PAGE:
By Angelo Parlove
Over the past three years, the Saline Police Department has seen a significant decrease in the major crime group each and every year.
The City of Saline has experienced a 36 percent drop in its major crimes, which includes assaults, burglaries and larcenies, retail fraud and criminal sexual conduct, in the three-year span. The number reflects a 11.5 percent decrease between 2015 and 2016, as the police department saw 268 major offenses in 2015, but only 237 in 2016.
Criminal activity in major crimes was down another 15 percent in the first quarter of 2017.
“We’re doing something right, and I appreciate the work the officers do,” Saline Police Chief Larry Hrinik said. “Our citizens are calling us when they see something suspicious, which certainly helps.”
Amid the drop in major crimes under his tenure as police chief, Hrinik announced his retirement from the position this month, after 43 years in law enforcement. Hrinik held the chief post in Saline since 2012, which followed his service as police chief in Davison Township from 1993 to 2012.
Hrinik began his law enforcement career in the Buena Vista Township Police Department back in March 1974. He will retire from the Saline Police Department on or before November 25, 2017.
“We congratulate you on that and applaud 43 years in law enforcement. That’s pretty extraordinary,” Mayor Brian Marl told Hrinik during the regular city council meeting July 17. “We look forward to celebrating that retirement in a few months.”
Hrinik’s leadership saw the Saline Police Department increase its foot patrols from the downtown area to include the shopping plazas two years ago. In 2016, Saline Schools were then added to the foot patrol program, with officers walking the halls at the elementary, middle and Liberty schools.
The department recorded 1368 total foot patrols last year.
Further, Hrinik implemented Lexipol’s policy management software to train personnel and update department policies as well as hold staff role calls three times a day to increase communication within the department.
Saline Police also began using Naloxone about a year and a half ago. On July 14, 2017, Saline Police received a call for an unresponsive male patient who was down, with his father providing the man CPR. An officer immediately responded to scene, assessed the situation, and gave the man two doses of Naloxone, a medication used to block the effects of opioids in overdose cases. In ten minutes, the man was up walking and talking.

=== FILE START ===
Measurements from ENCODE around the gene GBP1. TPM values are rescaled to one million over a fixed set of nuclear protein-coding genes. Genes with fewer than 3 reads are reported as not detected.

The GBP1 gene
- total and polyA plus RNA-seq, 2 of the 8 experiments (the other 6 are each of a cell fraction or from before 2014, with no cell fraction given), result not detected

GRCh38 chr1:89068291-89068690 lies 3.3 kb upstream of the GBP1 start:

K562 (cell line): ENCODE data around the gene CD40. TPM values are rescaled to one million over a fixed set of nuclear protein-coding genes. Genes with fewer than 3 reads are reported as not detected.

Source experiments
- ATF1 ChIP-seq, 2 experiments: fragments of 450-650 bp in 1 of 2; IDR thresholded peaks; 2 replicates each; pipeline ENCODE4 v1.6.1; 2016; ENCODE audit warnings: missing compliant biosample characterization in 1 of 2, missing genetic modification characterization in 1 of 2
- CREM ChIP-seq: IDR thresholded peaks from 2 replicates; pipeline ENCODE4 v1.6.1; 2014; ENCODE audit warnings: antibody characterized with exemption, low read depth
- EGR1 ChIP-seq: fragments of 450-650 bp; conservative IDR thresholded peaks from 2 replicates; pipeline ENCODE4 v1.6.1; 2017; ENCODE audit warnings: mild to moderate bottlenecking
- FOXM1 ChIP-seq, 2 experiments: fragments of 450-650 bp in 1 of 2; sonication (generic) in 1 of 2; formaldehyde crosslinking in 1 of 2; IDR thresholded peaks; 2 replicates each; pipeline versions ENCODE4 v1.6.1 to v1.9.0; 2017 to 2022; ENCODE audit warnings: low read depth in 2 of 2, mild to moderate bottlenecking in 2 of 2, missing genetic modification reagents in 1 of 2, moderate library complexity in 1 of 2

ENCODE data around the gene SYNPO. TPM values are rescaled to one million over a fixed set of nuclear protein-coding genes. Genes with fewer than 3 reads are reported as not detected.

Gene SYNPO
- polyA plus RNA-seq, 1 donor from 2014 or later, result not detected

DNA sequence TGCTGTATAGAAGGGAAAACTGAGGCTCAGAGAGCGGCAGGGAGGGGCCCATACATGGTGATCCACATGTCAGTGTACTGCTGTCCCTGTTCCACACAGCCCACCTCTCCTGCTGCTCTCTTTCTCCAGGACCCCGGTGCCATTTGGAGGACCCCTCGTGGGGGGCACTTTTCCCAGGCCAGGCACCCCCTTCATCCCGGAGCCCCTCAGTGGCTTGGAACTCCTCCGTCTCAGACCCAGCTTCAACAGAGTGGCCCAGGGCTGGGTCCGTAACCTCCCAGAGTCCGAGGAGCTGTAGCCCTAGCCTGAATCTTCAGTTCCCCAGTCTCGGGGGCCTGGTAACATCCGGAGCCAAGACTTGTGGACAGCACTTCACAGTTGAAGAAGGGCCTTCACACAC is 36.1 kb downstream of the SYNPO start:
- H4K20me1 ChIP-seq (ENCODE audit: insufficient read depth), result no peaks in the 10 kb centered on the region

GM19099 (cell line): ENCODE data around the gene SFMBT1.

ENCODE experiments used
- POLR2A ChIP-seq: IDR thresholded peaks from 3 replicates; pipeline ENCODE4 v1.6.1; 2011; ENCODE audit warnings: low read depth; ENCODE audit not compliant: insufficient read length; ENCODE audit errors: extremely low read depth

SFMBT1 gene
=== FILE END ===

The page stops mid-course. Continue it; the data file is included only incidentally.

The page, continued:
“He would have died if the officer had not done that,” Hrinik said.
With Hrinik departing, the City of Saline will now begin the process to find his replacement. “I truly do believe hiring the right police chief is just as important as hiring the right city manager,” City Manager Todd Campbell said.
“When it comes to these positions and what can occur, you want to have a solid person in that position,” Campbell added. “I do believe it is critical we do our best with all that we have to recruit the top notch person, wherever they may be.”
Campbell and Marl will look to recommend a hiring process to city council that will mirror the process used to hire Hrinik back in 2012, which will include the use of a consulting firm. Under then Mayor Gretchen Driskell, the city hired a consulting firm to collect resumes, screen candidates and interview the top candidates.
The previous hiring process also included the formation of a search committee, which at the time included Driskell, Marl and Campbell as well as Chelsea Police Chief Ed Toth and former Council Member David Rhoads. The consulting firm also organized of public forum.
“I thought that was a solid, a really good process,” Marl said. “It had a heavy focus on community engagement and soliciting advise and insights from the people we serve.”
The public forum allowed citizens and city employees a way to offer feedback on the qualities and skills they desired in the next police chief. This information was then used in the search process.
“I am very emphatic we do that again,” Marl said about using a public forum in the upcoming search.
For a consultant, the city will likely choose between the Michigan Municipal League and the out-of-state firms the Mercer Group and Strategic Government Resources.
“I have received three proposals with some firms that I have been familiar with over the years,” Campbell said. “It is critical to utilize a search firm that does this and does a good job of it.”
Costs for the consulting firm are expected as follows: Michigan Municipal League, up to $19,000; Mercer Group, $16,500 and up to $8000 for out-of-pocket expenses; and Strategic Government Resources, $18,500 and up to $8500 for out-of-pocket expenses.
“Mr. Campbell has actually been doing a lot of work subsequent to Chief Hrinik announcing his retirement, reaching out and reviewing consulting firms,” Marl said.
With Hrinik retiring on or before Nov. 25, city council will move expeditiously. At their next meeting on Aug. 7, council will likely decide three matters: which consulting firm to hire, approve the members for the search committee, and determine the hiring process.